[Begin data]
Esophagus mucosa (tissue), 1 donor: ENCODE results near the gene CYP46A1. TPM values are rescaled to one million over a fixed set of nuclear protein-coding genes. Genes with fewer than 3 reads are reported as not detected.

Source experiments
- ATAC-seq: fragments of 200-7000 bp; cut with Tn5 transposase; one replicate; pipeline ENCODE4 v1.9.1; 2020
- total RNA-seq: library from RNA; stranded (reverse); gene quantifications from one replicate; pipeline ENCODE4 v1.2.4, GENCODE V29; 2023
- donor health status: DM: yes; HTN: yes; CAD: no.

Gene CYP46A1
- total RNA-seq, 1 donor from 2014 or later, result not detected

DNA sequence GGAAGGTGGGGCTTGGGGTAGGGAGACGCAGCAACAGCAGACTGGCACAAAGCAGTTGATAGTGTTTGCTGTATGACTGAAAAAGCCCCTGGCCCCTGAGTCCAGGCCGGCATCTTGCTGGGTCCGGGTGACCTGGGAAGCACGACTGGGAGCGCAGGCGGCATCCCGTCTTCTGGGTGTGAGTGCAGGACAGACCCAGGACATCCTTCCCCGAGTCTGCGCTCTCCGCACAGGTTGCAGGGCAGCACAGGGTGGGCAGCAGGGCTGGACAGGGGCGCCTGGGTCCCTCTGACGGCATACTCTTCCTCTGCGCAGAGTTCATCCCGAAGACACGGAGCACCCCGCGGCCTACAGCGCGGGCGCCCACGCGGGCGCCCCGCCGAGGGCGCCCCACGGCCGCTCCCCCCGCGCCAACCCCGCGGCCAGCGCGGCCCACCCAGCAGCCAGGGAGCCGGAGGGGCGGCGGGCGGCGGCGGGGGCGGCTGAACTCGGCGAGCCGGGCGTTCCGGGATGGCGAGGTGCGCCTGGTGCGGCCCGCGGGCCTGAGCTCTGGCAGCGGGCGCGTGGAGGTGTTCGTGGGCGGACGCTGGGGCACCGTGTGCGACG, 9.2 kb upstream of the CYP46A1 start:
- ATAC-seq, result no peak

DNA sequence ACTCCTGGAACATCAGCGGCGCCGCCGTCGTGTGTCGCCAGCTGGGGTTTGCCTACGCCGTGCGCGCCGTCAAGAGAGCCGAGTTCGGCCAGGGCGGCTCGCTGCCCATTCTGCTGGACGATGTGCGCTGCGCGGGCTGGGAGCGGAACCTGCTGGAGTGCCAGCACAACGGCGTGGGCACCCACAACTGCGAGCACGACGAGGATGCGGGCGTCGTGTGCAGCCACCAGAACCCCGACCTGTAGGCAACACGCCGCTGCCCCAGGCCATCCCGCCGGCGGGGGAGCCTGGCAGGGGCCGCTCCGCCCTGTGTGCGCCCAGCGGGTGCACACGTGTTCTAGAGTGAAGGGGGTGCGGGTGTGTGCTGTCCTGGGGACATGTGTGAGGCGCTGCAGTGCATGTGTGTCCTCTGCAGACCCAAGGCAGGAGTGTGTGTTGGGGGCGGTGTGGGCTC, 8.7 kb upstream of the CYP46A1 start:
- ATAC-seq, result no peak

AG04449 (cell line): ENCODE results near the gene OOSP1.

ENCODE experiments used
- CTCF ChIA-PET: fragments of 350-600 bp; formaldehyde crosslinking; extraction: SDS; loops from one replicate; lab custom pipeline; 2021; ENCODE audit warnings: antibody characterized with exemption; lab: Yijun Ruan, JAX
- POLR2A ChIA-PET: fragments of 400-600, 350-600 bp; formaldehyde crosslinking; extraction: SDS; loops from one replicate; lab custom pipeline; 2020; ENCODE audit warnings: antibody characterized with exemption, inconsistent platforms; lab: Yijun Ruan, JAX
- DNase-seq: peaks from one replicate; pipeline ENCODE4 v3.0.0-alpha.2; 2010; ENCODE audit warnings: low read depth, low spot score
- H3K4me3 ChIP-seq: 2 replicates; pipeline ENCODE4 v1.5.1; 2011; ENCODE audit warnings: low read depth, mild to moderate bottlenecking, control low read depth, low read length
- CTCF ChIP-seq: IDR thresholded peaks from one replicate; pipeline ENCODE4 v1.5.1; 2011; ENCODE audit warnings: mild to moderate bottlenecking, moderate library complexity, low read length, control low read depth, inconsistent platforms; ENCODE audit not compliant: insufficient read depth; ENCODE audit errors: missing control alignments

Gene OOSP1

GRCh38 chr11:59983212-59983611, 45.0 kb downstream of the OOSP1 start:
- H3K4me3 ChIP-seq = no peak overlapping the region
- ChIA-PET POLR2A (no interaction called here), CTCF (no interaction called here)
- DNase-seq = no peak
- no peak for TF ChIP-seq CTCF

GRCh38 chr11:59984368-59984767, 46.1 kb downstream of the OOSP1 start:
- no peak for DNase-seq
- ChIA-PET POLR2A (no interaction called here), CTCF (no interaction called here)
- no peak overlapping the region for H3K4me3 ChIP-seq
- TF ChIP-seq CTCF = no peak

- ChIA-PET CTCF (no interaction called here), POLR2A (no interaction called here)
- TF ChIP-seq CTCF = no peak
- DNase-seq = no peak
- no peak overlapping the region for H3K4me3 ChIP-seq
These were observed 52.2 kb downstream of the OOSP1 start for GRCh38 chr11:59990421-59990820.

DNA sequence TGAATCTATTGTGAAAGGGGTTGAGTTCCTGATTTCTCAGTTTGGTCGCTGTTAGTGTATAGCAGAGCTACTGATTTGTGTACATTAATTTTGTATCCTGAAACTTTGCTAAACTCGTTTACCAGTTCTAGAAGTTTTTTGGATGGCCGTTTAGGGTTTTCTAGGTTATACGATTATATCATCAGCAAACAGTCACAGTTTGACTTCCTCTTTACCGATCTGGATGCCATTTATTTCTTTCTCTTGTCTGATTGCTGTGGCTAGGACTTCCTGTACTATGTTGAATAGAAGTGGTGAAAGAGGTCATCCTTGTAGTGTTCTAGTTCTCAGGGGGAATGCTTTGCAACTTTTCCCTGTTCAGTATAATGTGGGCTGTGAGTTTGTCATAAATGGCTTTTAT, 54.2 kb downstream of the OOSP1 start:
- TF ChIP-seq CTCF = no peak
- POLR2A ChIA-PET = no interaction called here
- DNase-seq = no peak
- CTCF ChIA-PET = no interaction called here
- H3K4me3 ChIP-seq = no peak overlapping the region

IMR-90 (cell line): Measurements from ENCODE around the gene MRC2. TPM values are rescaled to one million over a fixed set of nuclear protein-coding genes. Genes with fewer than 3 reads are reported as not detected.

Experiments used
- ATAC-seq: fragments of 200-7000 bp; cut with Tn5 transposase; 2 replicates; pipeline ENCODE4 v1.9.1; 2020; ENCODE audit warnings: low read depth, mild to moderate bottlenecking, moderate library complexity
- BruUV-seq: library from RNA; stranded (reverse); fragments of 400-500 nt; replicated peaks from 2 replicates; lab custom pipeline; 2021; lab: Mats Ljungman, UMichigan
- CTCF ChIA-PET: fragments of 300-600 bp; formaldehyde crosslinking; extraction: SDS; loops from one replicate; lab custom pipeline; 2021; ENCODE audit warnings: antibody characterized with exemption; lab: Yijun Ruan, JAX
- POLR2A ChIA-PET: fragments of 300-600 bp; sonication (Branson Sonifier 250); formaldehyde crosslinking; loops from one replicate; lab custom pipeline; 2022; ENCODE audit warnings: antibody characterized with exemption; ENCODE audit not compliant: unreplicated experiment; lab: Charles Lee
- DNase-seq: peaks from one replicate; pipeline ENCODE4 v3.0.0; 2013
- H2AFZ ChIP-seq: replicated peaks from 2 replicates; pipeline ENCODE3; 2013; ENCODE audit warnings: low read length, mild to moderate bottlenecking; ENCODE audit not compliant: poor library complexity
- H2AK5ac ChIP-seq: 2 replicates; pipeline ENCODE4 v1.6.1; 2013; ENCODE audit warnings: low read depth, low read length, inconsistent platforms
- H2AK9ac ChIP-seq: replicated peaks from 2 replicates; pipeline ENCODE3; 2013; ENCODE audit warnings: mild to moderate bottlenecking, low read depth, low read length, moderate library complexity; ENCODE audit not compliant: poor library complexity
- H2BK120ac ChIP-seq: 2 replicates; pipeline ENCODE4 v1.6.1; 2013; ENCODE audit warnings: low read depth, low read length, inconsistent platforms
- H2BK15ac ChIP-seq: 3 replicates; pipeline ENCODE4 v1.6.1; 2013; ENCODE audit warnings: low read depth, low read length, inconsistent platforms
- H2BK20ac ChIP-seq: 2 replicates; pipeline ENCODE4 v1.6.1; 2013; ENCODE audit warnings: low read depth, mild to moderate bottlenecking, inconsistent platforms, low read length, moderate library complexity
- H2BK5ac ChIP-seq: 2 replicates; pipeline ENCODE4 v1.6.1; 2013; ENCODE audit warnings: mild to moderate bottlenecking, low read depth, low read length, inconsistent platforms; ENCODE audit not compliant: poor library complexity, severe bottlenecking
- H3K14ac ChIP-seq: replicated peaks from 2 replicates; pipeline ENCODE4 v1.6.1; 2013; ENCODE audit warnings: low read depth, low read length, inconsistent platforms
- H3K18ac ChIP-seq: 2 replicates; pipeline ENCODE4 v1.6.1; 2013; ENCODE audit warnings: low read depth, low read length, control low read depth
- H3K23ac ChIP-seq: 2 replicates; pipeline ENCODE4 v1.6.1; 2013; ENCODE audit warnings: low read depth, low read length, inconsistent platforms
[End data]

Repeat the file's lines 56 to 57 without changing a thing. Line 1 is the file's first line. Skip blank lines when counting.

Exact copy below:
- H3K18ac ChIP-seq: 2 replicates; pipeline ENCODE4 v1.6.1; 2013; ENCODE audit warnings: low read depth, low read length, control low read depth
- H3K23ac ChIP-seq: 2 replicates; pipeline ENCODE4 v1.6.1; 2013; ENCODE audit warnings: low read depth, low read length, inconsistent platforms